Gutters in garden buildings can become clogged with pine needles, leaves, branches, and other debris. Since gutters are meant to help draw water away from the roof, blockage makes them instead pool and can lead to garden shed leaks.
You can simply combat this problem by using a ladder and cleaning out your gutters. For easy disposal, you can place a large tarp underneath the area where you are working, drop the debris, and dispose of it easily afterwards.
Experts recommend cleaning your structure’s gutters at least twice a year. But, if you live in a property surrounded by a lot of trees, you should remove debris from your gutters three to four times every year.
If your garden building has no guttering system, you are required to install one to deter rainy day problems. Many of our garden sheds come in built-in guttering options and efficient drainage systems.
7. Not treating the building fully or properly
If you have a wooden garden building and have not treated it yet, there is a higher probability of moisture coming straight through the weatherboard. This means that you have to treat the structure fully, properly, and on a regular basis to protect your wood.
You can also consider painting it is as it is one of the best maintenance techniques you can apply to protect your garden building from moisture. Most of BillyOh’s garden building designs come in a pressure-treated option that cuts out the need to treat it regularly.
Discover the advantages of pressure-treatment in garden structures in our blog.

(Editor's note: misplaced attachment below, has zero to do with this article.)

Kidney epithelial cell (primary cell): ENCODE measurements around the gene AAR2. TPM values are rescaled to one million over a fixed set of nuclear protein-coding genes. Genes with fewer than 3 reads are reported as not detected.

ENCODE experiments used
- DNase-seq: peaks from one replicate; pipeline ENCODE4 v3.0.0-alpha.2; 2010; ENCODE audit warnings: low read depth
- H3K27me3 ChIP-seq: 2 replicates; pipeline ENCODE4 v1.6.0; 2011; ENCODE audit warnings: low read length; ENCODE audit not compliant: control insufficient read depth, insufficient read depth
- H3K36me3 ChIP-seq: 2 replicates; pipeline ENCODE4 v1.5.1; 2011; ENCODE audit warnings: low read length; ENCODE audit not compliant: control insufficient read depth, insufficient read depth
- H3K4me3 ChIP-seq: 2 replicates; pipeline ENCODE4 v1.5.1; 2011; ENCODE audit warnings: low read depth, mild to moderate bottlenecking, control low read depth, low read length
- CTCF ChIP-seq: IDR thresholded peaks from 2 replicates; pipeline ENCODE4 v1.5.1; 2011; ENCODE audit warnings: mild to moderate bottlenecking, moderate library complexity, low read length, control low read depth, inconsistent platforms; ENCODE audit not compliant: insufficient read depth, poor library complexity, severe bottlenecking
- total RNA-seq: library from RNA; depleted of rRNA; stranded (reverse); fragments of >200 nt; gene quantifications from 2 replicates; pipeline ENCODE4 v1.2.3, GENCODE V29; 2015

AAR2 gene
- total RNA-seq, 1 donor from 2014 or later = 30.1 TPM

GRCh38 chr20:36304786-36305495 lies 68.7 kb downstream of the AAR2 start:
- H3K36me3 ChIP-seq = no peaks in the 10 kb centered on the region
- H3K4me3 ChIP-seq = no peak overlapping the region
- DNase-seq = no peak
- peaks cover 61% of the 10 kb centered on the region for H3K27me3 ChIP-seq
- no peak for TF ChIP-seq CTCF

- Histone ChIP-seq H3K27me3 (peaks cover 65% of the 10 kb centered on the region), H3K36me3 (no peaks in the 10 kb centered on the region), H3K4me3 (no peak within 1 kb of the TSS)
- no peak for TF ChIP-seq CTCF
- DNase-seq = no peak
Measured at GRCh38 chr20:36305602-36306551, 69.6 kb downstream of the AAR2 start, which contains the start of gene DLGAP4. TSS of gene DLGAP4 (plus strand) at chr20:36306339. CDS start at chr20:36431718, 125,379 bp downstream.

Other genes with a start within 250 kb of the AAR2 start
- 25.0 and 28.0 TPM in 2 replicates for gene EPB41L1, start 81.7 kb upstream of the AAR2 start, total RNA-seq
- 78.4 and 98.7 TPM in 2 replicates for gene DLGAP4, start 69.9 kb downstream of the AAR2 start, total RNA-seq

8. Worn out roof
Over time, garden building roofs age and become worn out due to harsh weather conditions and exposure to sunlight. This problem makes it easier for water to sneak in. You can combat this issue through proper maintenance, repairing any damage in your roof as soon as you notice it.
However, if the roof of your outdoor structure has been totally run-down, you may have to re-install another. You can also purchase a new sturdy and durable garden building which can be a greater long-term investment.
9. Ice dam buildup
An ice dam is a ridge of ice that forms at the edge of a roof. It happens in homes and it can happen in garden structures as well, especially among apex roofs. When the snow melts, it can drain off into your roof and damage it, causing shed leaks. The weight of the ice can also damage the roof, aside from the water sitting on its surface.
To get rid of this problem, you can invest in a roof rake. It looks like a sideways shovel with a long handle used to reach up onto the roof and remove snow from the edge. You can also do this manually to prevent ice dams from forming. Ice melt products can also help combat this winter issue.
If you want to protect your garden from snow and ice damage, you can also check our blog on how to do so.
10. Spaces in the joints
Depending on age, some of your garden structure’s joints might have broken down. You can find these joint spaces in roofs, doors, window strips, window sills, and corners. If that’s the case, you can pop them off and put some new sealing before you put them back on.
If they are some tiny holes and breaks, you can simply use some weather sealant to close them to prevent garden shed leaks.
End garden shed leaks and prevent further damage by determining the root cause and acting on it immediately! If your current structure has deteriorated due to harsh weather conditions and other factors, make sure to shop through our wide selection of reliable and weather-proof designs!